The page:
The new, innovative way Orlando multifamily owners are increasing their income

December 11, 2019 | Buyers | Market Insights

Learn why some Orlando apartment owners are now renting to tourists

In an interesting and innovative move to increase income, a handful of Orlando apartment owners are now renting out some of their multifamily units to tourists visiting the Central Florida region.

How renting to tourists works

Apartments that are approved for short-term rentals are usually required to hire professional rental companies to book and manage them. The available units are then listed on home-sharing platforms like Airbnb, as well as via the rental company’s own advertising channels.

Who can do it?

Within Orlando city limits, there are only a few multifamily properties that have been approved for master leases or corporate leases, according to Orlando’s Assistant City Planning Division Manager Jason Burton.

This includes five condo communities near Orlando International Airport and three apartment complexes, one in downtown Orlando and two by the Mall at Millenia.[1]

In most cases, buildings can only lease out a very small portion of their units: Orlando city code states that the number of units in apartment buildings that can be leased as short-term rentals cannot exceed 10 percent.

Altogether in Orlando, there are currently around 150 units set aside for short-term stays within multifamily complexes that also have permanent tenants.

Why this could be a good idea for owners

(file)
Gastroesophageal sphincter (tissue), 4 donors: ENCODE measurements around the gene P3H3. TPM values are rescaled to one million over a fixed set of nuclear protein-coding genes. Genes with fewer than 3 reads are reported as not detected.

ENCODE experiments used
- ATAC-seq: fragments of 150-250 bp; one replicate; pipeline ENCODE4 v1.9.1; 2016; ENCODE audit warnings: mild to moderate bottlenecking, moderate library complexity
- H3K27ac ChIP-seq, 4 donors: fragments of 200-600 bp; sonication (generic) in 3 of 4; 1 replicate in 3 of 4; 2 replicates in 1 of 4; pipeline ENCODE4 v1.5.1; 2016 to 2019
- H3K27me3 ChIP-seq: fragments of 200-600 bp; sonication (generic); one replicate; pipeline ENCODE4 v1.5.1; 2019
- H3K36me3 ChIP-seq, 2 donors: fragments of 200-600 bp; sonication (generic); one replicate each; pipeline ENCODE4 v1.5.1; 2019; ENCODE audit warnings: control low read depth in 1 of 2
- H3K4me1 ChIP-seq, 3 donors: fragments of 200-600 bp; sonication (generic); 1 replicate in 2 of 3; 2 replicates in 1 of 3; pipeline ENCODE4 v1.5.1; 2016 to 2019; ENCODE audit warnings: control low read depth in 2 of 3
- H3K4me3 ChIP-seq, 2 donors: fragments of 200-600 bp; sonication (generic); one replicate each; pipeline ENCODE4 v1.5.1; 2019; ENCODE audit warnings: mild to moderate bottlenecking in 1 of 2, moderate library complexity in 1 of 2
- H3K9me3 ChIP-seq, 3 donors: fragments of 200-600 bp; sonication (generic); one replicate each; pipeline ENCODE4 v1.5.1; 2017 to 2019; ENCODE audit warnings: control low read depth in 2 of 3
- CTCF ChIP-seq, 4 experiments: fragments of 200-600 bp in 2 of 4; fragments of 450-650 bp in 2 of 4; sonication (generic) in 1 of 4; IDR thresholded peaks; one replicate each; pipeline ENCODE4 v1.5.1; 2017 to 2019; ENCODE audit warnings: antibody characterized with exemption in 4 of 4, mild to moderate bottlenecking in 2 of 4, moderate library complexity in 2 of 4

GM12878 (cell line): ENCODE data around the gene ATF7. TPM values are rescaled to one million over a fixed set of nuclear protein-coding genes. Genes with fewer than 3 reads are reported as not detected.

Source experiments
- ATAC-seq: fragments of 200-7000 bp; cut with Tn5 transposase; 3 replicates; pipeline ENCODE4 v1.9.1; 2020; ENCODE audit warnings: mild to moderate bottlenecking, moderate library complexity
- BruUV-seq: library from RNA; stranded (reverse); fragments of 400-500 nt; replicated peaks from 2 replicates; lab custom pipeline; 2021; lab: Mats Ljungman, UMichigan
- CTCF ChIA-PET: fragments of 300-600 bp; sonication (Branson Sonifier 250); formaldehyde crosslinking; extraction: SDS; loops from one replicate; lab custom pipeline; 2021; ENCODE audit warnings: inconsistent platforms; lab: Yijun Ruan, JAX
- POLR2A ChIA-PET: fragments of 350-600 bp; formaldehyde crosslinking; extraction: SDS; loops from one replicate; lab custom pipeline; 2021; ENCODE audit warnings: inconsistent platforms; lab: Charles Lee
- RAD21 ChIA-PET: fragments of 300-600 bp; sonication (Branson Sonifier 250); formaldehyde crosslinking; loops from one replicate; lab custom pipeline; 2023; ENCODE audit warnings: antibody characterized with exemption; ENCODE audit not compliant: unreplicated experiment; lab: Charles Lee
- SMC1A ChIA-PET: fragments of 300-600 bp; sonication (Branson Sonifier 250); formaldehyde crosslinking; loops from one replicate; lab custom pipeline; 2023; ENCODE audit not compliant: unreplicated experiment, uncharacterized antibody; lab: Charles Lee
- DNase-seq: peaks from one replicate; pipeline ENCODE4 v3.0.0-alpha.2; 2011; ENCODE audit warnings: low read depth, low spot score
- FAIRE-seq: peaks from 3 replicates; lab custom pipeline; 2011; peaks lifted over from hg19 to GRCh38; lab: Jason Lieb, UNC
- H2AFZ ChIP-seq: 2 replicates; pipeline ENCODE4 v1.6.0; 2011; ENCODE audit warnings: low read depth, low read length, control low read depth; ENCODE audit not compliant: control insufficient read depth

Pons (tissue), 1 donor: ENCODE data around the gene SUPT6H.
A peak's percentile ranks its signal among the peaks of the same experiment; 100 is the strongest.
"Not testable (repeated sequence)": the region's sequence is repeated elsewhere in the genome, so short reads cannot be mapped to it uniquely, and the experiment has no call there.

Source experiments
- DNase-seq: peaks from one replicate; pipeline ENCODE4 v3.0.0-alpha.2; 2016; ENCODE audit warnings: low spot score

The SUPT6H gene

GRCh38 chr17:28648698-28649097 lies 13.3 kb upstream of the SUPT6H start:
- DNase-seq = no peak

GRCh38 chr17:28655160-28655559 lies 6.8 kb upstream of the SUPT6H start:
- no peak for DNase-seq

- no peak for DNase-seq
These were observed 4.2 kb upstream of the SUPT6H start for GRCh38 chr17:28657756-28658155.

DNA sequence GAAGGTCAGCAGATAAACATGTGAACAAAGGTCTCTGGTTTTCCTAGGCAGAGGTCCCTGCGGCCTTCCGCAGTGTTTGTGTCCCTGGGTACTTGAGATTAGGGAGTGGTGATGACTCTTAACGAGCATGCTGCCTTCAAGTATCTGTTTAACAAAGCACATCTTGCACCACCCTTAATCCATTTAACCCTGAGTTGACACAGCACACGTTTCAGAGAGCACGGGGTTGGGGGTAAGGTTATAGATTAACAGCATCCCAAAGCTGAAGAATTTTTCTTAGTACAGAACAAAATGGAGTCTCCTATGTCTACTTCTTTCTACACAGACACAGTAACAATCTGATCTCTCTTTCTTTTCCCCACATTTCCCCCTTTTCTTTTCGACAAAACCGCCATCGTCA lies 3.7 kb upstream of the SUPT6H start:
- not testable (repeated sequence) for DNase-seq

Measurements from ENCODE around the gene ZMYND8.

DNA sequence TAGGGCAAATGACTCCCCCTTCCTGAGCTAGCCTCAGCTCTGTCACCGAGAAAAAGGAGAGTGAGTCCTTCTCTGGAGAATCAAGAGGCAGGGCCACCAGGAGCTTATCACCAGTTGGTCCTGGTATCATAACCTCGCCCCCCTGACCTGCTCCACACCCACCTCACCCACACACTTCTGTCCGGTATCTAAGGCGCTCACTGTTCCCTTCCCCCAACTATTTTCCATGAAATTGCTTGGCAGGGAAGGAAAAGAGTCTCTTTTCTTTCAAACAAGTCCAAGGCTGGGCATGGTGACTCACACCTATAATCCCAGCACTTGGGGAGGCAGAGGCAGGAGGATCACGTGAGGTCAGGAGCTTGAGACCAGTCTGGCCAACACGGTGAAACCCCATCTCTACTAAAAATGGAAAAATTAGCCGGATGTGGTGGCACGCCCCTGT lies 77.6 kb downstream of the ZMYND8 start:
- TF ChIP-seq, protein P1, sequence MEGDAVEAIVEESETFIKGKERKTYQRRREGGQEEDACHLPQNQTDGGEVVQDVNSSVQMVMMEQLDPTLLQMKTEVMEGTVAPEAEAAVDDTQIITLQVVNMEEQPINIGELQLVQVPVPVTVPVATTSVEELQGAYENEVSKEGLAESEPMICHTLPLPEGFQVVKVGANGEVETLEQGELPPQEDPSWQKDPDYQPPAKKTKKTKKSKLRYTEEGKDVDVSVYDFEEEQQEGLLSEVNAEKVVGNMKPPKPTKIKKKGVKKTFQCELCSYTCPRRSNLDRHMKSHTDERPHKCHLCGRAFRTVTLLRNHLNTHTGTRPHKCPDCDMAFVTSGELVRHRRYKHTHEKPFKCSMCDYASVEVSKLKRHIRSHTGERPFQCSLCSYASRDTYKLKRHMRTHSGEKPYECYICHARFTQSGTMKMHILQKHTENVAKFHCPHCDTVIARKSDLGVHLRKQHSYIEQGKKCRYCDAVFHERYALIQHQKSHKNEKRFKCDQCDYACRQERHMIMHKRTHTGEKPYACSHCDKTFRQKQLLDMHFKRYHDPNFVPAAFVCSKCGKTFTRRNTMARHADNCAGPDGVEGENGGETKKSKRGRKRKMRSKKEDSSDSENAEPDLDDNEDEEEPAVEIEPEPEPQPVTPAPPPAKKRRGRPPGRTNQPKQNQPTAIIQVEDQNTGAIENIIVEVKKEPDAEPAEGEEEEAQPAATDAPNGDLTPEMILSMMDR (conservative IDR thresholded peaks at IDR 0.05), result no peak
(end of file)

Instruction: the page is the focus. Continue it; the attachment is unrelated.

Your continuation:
Offering short-term leases and renting to tourists can be a great way for apartment owners to secure a reliable stream of income—especially if the property has a high vacancy rate.

For the tourists themselves, it’s a great opportunity to escape the more touristy parts of Orlando and to see a different side of the City Beautiful.

The downsides of renting to tourists

Short-term rentals mean more turnover, more upkeep, and potentially more burden on the owner or property management company. There’s also the risk of disturbing long-term residents—who in many cases have moved into a particular neighborhood because they didn’t want to live in a tourist area.

Our conclusion

Renting to tourists is definitely an innovative way for Orlando multifamily owners to increase their income, especially for properties that have higher vacancy rates.

However, owners should be mindful of how this may affect the condition of their units, as well as the impact it may have on their property’s long-term residents.

With the caps put in place by the Orlando city code, there is currently little risk of this new trend causing too much disruption to the multifamily market in general. Nevertheless, our team are very interested in seeing what the future holds.

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[1] GrowthSpotter


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